The idea of creating a small intelligence unit as part of the White House's narcotics program was first suggested by Egil Krogh in the summer of 1971. Krogh explained to his staff assistants working on the narcotics problem at the Domestic Council that the only organization in the government capable of "tracking the narcotics traffickers" was the CIA, but that agency was reluctant to become involved in a law-enforcement problem. Walter Minnick, a young Harvard Business School graduate who had joined Krogh's staff only two months before, recalled that Krogh complained to him that the CIA was the most "bureaucratically closed" organization in the government, and that in order to cut the "red tape," Krogh instructed him to speak to E. Howard Hunt. (Minnick did not know at that time that Hunt was also working in room 16 as one of the Plumbers in the special-investigations unit.) Krogh's young staff assistant soon found Hunt to be extremely well informed not only about the narcotics trade in Southeast Asia but also about the bureaucratic politics of the CIA. Hunt authoritatively told Minnick that it would be next to impossible "to crank CIA intelligence" into other federal agencies, since CIA employees would be extremely wary about trusting their counterparts at BNDD or at Customs. Instead Hunt recommended establishing a new unit, under tight White House control, which could serve as a liaison between all the law-enforcement agencies involved in suppressing narcotics. He said that he knew key CIA officers who could be temporarily detached from the agency and employed in this new liaison group. Krogh subsequently explained that Hunt had "counseled me in 1971 as to specifically how we should build into the CIA operations narcotics control as an important priority; and he described the priority list which [CIA] station chiefs maintained for their own agent activity. . . ." According to Krogh, Hunt further convinced him that unless he was able "to communicate directly with [CIA] station chiefs and have that backed up at their regional level in the CIA that, while they may say that they are cooperating, in fact [we] would not get much work on the problem at that regional level."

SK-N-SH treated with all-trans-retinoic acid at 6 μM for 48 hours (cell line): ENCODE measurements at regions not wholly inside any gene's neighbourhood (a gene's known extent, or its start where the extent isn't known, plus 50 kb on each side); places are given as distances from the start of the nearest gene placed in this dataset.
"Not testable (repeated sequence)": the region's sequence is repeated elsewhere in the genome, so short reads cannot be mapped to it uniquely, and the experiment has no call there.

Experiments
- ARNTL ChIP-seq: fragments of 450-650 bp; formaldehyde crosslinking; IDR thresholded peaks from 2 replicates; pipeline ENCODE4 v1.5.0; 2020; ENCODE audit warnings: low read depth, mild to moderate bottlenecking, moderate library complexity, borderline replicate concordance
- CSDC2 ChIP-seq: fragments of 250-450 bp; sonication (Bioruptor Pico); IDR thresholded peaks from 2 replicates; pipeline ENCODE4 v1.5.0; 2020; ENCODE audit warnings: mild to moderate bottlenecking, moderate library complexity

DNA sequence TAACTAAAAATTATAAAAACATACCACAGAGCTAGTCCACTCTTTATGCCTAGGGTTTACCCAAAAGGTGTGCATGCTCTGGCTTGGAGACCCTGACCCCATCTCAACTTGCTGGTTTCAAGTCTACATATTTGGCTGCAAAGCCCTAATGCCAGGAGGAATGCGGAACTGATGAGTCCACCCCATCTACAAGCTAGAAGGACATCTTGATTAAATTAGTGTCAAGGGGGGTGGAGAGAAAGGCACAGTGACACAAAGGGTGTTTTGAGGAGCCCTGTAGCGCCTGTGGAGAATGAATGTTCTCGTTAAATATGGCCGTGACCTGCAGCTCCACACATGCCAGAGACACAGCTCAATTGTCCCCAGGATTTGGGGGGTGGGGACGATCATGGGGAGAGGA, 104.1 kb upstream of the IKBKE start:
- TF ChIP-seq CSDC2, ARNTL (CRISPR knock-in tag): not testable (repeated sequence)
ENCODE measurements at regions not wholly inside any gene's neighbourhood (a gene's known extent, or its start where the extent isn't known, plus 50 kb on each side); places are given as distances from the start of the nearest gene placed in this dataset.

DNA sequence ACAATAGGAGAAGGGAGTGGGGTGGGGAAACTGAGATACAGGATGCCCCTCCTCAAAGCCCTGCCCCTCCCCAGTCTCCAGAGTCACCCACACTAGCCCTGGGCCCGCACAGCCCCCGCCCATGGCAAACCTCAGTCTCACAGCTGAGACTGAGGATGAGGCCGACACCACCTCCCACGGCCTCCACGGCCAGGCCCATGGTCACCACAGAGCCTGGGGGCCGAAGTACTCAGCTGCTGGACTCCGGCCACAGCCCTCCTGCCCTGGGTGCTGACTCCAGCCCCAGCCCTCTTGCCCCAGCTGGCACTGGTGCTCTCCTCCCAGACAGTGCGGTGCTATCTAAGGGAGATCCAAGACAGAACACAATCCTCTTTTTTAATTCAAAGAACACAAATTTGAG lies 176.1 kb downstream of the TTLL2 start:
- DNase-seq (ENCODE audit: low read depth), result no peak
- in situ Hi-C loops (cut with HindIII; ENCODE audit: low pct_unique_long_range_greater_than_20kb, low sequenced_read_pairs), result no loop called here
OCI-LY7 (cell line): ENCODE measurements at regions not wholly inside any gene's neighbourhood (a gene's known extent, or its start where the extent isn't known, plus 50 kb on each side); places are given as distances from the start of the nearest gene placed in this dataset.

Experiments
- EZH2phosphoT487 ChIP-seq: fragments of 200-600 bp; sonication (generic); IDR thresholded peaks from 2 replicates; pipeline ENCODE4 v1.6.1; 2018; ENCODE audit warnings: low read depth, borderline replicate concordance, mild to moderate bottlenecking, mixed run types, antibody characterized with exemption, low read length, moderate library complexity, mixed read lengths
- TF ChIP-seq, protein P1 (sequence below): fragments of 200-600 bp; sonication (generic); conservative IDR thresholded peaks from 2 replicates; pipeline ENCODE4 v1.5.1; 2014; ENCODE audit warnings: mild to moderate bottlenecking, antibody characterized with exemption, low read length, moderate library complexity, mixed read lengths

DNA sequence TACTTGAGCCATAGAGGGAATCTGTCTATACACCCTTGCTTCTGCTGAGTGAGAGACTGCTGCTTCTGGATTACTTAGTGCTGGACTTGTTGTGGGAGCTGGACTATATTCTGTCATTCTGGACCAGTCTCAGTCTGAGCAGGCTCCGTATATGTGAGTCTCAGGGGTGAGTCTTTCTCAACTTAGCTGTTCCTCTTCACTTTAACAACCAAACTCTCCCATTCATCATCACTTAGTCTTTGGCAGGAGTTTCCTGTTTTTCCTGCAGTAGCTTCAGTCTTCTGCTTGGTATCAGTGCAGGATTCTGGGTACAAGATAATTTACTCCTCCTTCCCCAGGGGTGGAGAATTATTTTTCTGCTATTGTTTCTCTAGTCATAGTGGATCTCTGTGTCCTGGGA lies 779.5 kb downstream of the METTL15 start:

Specifically, Hunt suggested Colonel Lucien Conein, a personal friend of his who had served with the CIA since 1954, as a possible director for the proposed White House intelligence office. It was subsequently decided, however, that Conein would be more useful in the strategic-intelligence office of the BNDD, where he would be in a position to keep an eye on Ingersoll's activities (and there he could supervise the plans approved by the President for clandestine law enforcement abroad, which possibly would include assassination). Since Conein was unavailable to head the new office, Walter Minnick proposed James Ludlurn, who had been a CIA official responsible for collecting intelligence on the international heroin trade. Krogh approved this choice because, as he told me years later, "After they had assigned Jim Ludlum to be the liaison in narcotics control, the CIA cooperation increased terrifically ... and he was a very helpful person." The White House, however, had other plans for this new Office of National Narcotics Intelligence (ONNI). To Minnick's dismay, Ehrlichman ordered him to offer the new position to Sullivan, who promptly accepted it. Krogh later explained to Minnick that this was done in return for Sullivan's cooperation in doing "previous favors for the White House." Although the implementation of ONNI was delayed until August, 1972, by the protests of Ingersoll and Kleindienst-and finally had to be located 'in the Department of Justice rather than in the White House, to at least partly satisfy the strong objections-Sullivan had finally gained control of the domestic intelligence system, which John Dean presumed to be his "life's desire."
Sullivan Immediately chose Russell Asch, a deputy of the National Secunity Council with contacts in the intelligence community, as his deputy. He also appointed liaisons with the CIA, the FBI, the Defense Intelligence Agency, and a host of the lesser-known intelligence agencies scattered throughout the government. In all, twenty-four liaisons were appointed to assist Sullivan in his intelligence coordination. The CIA agents reassigned to this new office could not entirely resist the temptation of resorting to the sort of fun and games which they practiced in the CIA. For example, one former analyst at the Office of National Narcotics Intelligence recalled that some of these former CIA agents began working on a plan for disrupting the cocaine market in the United States "by poisoning it with methedrene" a domestically manufactured stimulant that could be made to resemble cocaine in color and taste. The bogus cocaine, according to this plan, would cause violent reactions in the cocaine users (if they survived) and thereby turn them against the cocaine dealers. After due consideration, however, the plan for the government to distribute methedrene surreptitiously in key cities in the United States was rejected, and eventually all the plans, analyses, and reports of ONNI dealing with cocaine were shredded and destroyed on White House orders.